PRESIDENT Robert Mugabe yesterday threw down the gauntlet and told war veterans they have no legal or moral standing to dictate who should succeed him.
By Everson Mushava
Officially opening a meeting of the Zanu PF central committee in Harare, Mugabe threatened punitive action against the war veterans’ top leadership, which has thrown their lot with Vice-President Emmerson Mnangagwa and has lately been pushing the veteran politician to name a successor.
In an emotionally-charged speech, the 92-year-old leader described war veterans as “dissidents” for threatening bloodshed should Mnangagwa fail to land the country’s top post.
Mugabe said war veterans should stick to their role of lobbying for the welfare of the former fighters and stop trying to direct the party’s succession plan.
“We don’t want to see another rise of dissident activity. I say no to the war veterans’ association that does not know its mandate,” he thundered.
“It is not your function to talk of who should succeed the President or, worse still, threaten that unless what you want is fulfilled, there shall be bloodshed.
“Bloodshed? You want to shed blood again? That will not be allowed and steps will be taken against them.”
The latest fallout between Mugabe and war veterans signifies a major paradigm shift as the latter had consistently campaigned for him in the previous elections.
Mugabe now seems to have realised that war veterans are a spent force and would rather have his 2018 election campaign led by youths and the women’s league.
He said the Zimbabwe National Liberation War Veterans’ Association was formed for the welfare of all veterans.
“That is its primary objective, which we have since given greater validity by creating a whole ministry to serve them,” he said.
“It is, thus, with utmost consternation that we see attempts at turning this welfare organisation into a pressure group against the party. That cannot be allowed.
“Nor would it be proper for anyone to use this welfare body as a platform for attacking the top leadership, or for seeking to direct party processes in a certain direction preferred by some individuals.
“To do so would amount to going the way of the dissidents.
“Dissident activities cannot be allowed to continue when they were ended in December 1987 when Cde Joshua Nkomo and I put our hearts together and said never shall this happen again.
“The war veterans’ association was formed to cater for the welfare of war veterans and not to champion politics.
“Dissidents tried it and you know what happened,” the President said, raising the spectre of the Gukurahundi massacres, when a crack army unit was deployed to Matabeleland and Midlands to ostensibly crush insurgents, but was accused of gross human rights abuses and genocide.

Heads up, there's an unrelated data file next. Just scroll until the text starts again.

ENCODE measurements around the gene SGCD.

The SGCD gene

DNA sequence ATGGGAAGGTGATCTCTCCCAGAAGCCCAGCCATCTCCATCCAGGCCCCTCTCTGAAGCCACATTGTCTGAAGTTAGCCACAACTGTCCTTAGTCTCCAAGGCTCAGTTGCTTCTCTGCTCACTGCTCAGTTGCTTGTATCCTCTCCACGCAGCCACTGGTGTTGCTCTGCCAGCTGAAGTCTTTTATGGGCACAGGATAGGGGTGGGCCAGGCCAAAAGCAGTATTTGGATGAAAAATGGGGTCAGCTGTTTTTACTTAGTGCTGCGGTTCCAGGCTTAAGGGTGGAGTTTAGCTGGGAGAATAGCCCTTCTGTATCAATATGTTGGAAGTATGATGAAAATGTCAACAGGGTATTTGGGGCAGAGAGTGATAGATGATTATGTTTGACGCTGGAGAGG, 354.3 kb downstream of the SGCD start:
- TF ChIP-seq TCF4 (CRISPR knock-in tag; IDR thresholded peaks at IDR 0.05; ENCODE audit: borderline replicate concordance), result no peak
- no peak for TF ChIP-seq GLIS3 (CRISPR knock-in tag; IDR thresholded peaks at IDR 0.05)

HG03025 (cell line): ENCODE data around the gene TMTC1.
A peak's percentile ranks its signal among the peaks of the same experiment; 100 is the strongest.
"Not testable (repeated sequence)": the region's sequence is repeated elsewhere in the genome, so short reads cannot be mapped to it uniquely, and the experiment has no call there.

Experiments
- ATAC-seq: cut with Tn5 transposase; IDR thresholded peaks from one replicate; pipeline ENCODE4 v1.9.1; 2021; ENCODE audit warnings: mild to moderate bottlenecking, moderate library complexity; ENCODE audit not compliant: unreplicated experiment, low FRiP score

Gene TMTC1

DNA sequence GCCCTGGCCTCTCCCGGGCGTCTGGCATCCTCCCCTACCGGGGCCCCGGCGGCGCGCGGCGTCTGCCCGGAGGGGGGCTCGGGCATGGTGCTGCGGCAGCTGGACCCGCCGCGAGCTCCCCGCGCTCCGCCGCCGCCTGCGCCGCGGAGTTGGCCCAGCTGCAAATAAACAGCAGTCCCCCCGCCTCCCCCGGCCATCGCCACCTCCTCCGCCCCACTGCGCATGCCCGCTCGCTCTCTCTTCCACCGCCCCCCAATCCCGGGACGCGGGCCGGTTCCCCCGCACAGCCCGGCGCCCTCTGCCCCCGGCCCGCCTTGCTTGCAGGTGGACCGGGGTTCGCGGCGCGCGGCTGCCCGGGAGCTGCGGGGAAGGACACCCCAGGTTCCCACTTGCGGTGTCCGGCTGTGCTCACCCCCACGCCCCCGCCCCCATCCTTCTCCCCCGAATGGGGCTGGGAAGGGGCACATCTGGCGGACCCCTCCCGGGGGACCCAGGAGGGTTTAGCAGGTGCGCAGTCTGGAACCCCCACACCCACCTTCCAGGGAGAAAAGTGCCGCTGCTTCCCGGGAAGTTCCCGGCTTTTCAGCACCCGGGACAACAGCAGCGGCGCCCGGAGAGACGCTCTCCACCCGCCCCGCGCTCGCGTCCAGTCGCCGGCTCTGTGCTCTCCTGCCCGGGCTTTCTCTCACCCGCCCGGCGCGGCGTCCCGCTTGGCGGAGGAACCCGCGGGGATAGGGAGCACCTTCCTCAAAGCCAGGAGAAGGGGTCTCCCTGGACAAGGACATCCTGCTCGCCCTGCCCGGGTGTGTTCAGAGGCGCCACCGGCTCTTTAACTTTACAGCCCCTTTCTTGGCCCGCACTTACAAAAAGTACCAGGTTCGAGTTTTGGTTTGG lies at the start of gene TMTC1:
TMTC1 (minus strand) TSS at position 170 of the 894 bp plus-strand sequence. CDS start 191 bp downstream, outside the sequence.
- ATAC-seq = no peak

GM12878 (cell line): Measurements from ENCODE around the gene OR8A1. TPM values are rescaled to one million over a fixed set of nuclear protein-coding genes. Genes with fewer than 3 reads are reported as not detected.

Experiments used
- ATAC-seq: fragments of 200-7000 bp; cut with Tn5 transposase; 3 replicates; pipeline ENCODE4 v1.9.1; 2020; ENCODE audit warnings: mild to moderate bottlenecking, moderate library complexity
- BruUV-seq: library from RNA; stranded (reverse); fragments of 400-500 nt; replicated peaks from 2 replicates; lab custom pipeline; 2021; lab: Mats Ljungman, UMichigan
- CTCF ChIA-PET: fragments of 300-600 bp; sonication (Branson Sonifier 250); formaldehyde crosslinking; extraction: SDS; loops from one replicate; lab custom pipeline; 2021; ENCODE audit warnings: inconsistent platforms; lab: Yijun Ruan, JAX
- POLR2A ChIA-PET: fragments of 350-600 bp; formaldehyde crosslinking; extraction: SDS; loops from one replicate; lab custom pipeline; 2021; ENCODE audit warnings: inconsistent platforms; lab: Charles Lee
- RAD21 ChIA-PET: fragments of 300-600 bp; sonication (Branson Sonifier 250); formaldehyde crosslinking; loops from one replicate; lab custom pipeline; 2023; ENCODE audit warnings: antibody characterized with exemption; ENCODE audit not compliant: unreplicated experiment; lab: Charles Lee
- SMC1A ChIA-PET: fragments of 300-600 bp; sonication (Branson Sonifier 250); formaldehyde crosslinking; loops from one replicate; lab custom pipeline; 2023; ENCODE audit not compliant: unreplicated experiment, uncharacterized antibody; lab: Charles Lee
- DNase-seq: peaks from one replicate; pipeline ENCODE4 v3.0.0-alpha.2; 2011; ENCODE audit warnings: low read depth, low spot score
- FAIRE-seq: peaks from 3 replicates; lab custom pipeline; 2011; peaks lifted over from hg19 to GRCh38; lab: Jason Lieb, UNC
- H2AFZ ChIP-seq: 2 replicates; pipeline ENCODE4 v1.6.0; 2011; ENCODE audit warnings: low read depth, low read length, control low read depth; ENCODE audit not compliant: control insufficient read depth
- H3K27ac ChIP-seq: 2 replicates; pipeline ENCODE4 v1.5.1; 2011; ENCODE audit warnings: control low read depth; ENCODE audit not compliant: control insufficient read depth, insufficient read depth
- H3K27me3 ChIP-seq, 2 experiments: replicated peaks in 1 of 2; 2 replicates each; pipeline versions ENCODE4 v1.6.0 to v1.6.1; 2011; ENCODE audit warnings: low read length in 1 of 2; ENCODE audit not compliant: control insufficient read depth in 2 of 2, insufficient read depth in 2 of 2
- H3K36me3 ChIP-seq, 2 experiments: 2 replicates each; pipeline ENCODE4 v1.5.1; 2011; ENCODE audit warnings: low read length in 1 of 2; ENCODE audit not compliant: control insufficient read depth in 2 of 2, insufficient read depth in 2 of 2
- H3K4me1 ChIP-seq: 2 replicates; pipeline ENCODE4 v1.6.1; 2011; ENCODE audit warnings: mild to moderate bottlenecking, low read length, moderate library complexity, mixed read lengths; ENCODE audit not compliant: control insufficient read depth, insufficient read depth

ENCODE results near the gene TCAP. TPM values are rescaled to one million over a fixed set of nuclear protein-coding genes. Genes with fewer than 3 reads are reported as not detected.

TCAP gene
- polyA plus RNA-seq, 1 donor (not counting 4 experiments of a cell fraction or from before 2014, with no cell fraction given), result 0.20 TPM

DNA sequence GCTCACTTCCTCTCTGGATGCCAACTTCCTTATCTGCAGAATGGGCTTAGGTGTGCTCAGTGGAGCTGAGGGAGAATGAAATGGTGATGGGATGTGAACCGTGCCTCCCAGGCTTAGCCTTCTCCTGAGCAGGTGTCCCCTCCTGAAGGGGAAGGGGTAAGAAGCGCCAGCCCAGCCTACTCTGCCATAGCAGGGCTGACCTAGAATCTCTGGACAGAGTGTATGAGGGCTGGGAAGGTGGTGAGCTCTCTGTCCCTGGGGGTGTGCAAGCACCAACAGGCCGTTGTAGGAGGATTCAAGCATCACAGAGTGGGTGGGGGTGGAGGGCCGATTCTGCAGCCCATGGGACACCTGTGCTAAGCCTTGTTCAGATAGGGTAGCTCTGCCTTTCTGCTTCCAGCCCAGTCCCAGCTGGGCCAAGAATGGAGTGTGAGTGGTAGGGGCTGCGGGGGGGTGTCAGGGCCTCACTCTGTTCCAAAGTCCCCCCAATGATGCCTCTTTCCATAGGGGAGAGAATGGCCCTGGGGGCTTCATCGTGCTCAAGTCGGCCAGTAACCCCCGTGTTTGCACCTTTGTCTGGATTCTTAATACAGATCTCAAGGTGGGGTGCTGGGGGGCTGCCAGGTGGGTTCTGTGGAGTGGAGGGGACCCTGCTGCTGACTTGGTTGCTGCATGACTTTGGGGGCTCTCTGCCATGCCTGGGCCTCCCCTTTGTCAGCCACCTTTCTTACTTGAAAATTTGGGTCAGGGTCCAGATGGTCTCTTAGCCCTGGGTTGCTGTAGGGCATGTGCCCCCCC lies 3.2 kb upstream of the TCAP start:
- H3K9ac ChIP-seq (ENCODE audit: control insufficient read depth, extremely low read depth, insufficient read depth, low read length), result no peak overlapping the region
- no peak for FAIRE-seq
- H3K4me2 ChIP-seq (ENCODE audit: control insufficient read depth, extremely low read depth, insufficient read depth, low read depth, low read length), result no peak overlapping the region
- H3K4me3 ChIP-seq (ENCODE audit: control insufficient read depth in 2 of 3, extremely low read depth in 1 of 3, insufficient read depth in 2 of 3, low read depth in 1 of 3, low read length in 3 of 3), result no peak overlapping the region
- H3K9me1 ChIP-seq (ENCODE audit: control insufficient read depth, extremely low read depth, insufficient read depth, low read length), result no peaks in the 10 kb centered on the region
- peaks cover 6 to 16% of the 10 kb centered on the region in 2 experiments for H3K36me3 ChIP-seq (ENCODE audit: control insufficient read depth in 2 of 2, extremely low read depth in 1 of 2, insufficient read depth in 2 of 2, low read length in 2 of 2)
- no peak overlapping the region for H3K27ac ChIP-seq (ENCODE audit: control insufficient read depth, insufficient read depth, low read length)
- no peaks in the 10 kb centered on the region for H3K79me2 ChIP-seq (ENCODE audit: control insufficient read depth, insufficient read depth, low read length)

“Those dissidents were war veterans too. No, war veterans, that is not your function. It’s not your business to choose who should succeed and who should not, worse doing so under the pretext that there would be bloodshed if your preferred person doesn’t succeed. You want to shed blood? That is dissident behaviour and we will not allow it. Steps are going to be taken.”
About 20 000 civilians were killed in the Matabeleland and Midlands regions in the 1980s following the deployment of the North Korea-trained Fifth Brigade allegedly to “thwart a dissident movement” in a genocide now commonly referred to as Gukurahundi.
Mugabe said although he respected war veterans and the sacrifices they made during the struggle, he would not tolerate a situation where they wanted to control Zanu PF.
He said it was always agreed during the struggle that the gun would not lead politics and that Zanu PF organs should co-ordinate in order to achieve electoral success.
“Given that kind of superlative performance, the sequel should subsist in more programmes that propel the party to higher heights, surely? What is this discordance we now hear from certain quarters? No, war veterans’ association leadership, no! The hallmark of a trained cadre is discipline, impeccable discipline. The hallmark of a trained cadre is steadfast knowledge of the party line. Yes, the hallmark of a genuinely trained cadre is a firm sense of station and hierarchy,” Mugabe said.
War veterans last week met in Gweru and resolved that Mnangagwa was the second most senior party member and should be named as Mugabe’s successor.
The Zanu PF leader also chastised the former freedom fighters for publicly denigrating Vice-President Phelekezela Mphoko by labelling him a war deserter.
“Those persons are appointed by the president and first secretary of the party and, thus, carry about them the weight of the appointing authority. We expect that to be respected by all and sundry, unless there are other motives and intentions,” he said.
“So let us all build on the stupendous gains we made through the million-man march, itself a fitting climax to our resounding electoral victory of 2013.”
War veterans’ spokesperson Douglas Mahiya yesterday refused to comment, saying he would respond today after gathering more information regarding Mugabe’s statements.
Mugabe also assured party members that the current cash squeeze, which he blamed on the commodification of the United States dollar, would soon end with the introduction of the bond notes which he described as “surrogate currency”.
“As I address you, cash shortages are being felt across the board by our people, who cannot easily access their savings or earnings. But this is a temporary problem, which should be behind us sooner,” he said.
Mugabe added that the ultimate aim was to reintroduce the local currency.